• Hi Bill, sorry for my previous reply that was off topic. I do thank you for bringing V-E Day to our attention as it is the first time I’ve heard of it – I’ve been working most my life with a family and didn’t have it taught to me in school, that I know of. My Australian parents didn’t say much about the war except they couldn’t go to high school in their teens due to the war. Also, one of my aunties feared her two sons, born in the late 1950s, could be enlisted in the next world war, that hasn’t happened yet but maybe only 10 years away I believe.
    One reason why I say that WW111 is not too far away is that I’ve heard the coronavirus could be one of the things that spark an organization of nations like the European Union into becoming more powerful. The German leader of the EU apologized to Italy a few weeks back saying they didn’t help Italy when Italy called on them for help and the WHO didn’t seem to help either. I can see that politicians will want to give an organization like the EU more funds and authority so that things like a worldwide virus will not run rampant again. Thus a power or Beast as in Revelation 13 could easily come about in the next few years. And with all this Totalitarium policing in nearly every country it seems, a universal power (Beast) won’t have much trouble taking over nearly every country where we have to bow down to it or be put into prison/lose our lives, Rev 13:7-8.
    What makes WW111 or the battle of Armageddon different from WW1 and WW11 is that we now have nuclear power that can annihilate us, so that is why Jesus has to come back just before we blow ourselves up. It’s going to be a terrible time ahead as things will get worse before they get better and I cannot wait till its all over.

  • Anon I too have loved one I wish saved and God is patient wanting all saved but just as eventually the door to the ark closed and the flood rains came so too will the greatest time of tribulation eventually come. At least some can still be saved in the great tribulation. I sometimes find the hardest thing is you can’t accept Christ for someone else they have to come to him themselves.

    Victory on earth day the TRUE international day of peace!

  • For several months preceding the virus lockdown, I was getting very ho-hum about attending church. Same old, same old… I admit my heart was cooling off, but not really toward Jesus. In a small group once, I voiced my frustration over what heaven might be like. I said, “If it’s going to be just one long church service, I’m not really excited about it.” Another woman said, “Did you really just say that?” I’m afraid I did. What advice do you have for this lukewarm believer?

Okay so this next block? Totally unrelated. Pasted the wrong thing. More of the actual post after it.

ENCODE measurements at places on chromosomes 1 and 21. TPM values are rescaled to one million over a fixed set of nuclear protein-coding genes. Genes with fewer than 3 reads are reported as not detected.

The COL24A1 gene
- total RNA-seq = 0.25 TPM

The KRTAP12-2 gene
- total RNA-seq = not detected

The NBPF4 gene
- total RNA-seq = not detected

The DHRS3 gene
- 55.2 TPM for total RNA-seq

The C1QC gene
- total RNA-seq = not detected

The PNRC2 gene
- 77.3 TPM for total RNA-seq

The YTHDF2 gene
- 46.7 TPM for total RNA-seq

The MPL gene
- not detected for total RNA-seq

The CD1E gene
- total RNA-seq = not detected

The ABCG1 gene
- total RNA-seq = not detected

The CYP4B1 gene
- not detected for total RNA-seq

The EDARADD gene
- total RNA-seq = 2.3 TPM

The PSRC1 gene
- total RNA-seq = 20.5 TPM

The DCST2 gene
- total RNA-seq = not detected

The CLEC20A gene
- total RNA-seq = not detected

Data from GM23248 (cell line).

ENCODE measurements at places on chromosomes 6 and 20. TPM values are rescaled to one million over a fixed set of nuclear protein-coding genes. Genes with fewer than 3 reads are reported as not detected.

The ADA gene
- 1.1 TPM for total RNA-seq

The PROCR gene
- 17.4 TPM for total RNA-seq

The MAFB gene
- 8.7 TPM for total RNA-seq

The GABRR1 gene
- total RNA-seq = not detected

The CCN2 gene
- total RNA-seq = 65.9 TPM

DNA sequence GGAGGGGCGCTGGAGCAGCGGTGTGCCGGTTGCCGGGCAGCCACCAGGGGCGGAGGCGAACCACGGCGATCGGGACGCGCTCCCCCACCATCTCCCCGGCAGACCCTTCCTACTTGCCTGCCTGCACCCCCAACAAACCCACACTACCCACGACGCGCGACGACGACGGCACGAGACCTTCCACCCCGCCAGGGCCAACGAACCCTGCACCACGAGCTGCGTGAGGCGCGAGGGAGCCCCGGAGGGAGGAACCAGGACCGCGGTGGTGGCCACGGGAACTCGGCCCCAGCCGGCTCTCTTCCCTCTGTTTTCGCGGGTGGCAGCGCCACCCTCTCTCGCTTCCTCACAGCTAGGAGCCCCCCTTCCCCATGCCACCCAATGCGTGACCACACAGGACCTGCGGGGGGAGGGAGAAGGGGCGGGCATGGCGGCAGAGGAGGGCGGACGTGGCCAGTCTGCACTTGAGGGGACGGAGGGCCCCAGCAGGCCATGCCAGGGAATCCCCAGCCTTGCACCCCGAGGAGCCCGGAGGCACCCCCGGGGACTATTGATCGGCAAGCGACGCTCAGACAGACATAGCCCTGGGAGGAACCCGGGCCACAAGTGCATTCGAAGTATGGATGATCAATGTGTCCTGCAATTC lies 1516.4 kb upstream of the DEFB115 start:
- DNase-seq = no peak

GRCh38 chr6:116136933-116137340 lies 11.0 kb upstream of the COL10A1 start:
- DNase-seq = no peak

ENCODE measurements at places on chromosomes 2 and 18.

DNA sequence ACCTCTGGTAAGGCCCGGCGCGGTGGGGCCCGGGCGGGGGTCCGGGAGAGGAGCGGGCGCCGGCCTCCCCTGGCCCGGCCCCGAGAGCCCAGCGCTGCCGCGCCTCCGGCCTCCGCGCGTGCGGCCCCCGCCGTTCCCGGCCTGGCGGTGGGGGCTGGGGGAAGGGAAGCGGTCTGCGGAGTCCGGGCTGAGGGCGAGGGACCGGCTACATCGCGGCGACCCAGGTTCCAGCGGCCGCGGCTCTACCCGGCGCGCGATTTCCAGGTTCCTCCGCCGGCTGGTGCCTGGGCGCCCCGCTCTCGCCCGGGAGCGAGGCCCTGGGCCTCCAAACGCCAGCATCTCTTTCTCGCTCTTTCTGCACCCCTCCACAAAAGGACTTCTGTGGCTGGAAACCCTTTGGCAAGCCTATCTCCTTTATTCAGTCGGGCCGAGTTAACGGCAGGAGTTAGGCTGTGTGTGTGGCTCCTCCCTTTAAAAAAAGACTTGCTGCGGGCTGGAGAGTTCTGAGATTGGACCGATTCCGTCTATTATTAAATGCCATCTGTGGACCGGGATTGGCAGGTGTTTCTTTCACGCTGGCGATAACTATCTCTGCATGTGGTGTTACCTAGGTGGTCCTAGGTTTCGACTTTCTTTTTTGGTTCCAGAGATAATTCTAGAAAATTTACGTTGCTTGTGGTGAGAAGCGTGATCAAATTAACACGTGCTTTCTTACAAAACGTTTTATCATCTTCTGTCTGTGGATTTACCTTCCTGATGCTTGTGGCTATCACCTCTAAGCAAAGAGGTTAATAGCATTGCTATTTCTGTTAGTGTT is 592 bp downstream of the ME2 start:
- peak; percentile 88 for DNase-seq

• Thanks Judy. I can only offer generic thoughts here, not knowing any details of the situation. In theory, wanting to spend time with the love of our life Jesus should be similar to wanting to spend time at church. But it does not always work that way alas. See this piece for more thoughts on the matter – it is my most widely read and shared article ever: https://billmuehlenberg.com/2014/12/26/on-leaving-church/

  • Judy from what I have seen of many church services I don’t blame you. many are good for an hour of worship but everlasting timeframe uh NO. but that problem is here. we won’t be sitting for all time singing songs and listen to sermons. we will worship in many ways in all the things we do. Look at Adam he tended to the garden so too will we have thing to do not just sit and sing and say Hallelujah and Amen. And yes we will spend plenty of time with Jesus (I often question if I would be worth much of his time) but it will be like spending time with a great friend or favorite uncle a great time you enjoy that you don’t want to end not a chore that you are bored with after an hour or so and keep looking at your watch to see when it ends.

    Church can’t just be showmanship entertainment which is what I see many of the youngest denominations as Pentecostal/Charismatic (though their theology seem mostly sound) because that is just a shallow faith for far too many if you take away to showmanship and the “christian” rock/metal/pop/rap/whatever people leave showing it isn’t the FAITH they are there for but the ENTERTAINMENT. but likewise church can’t be just a set of boring repetitive song, sermon and readings (the christian version of wine, women and song if you will) for then you have a dead faith one that might be right but has NO life to it so it wouldn’t save anyone. church should too be MORE than just a hour on Sunday but engage they believer throughout the week. engage the community where believers live. I say this as a person who while strong in my faith hasn’t had a church in years. I can’t find one that fits my beliefs. far too many these days are either liberal or focused on there here and now and what God wants for you in this life. none of them worry about giving account for their life. Other times I meet Holier-than-thou christians that once you disagree with them you are the devils minion and treated accordingly.

  • Yes, Maybe I got spoiled as a child thru young adult. I’ve sat under some excellent preaching, thrilled to beautiful music, was deeply moved by prayers and testimonies of real saints. It’s been a long time. I know I’m mostly to blame for my own lack of prayer and devotion. Now that I’m one of those old saints, I’d best get busy…for the sake of the youngsters!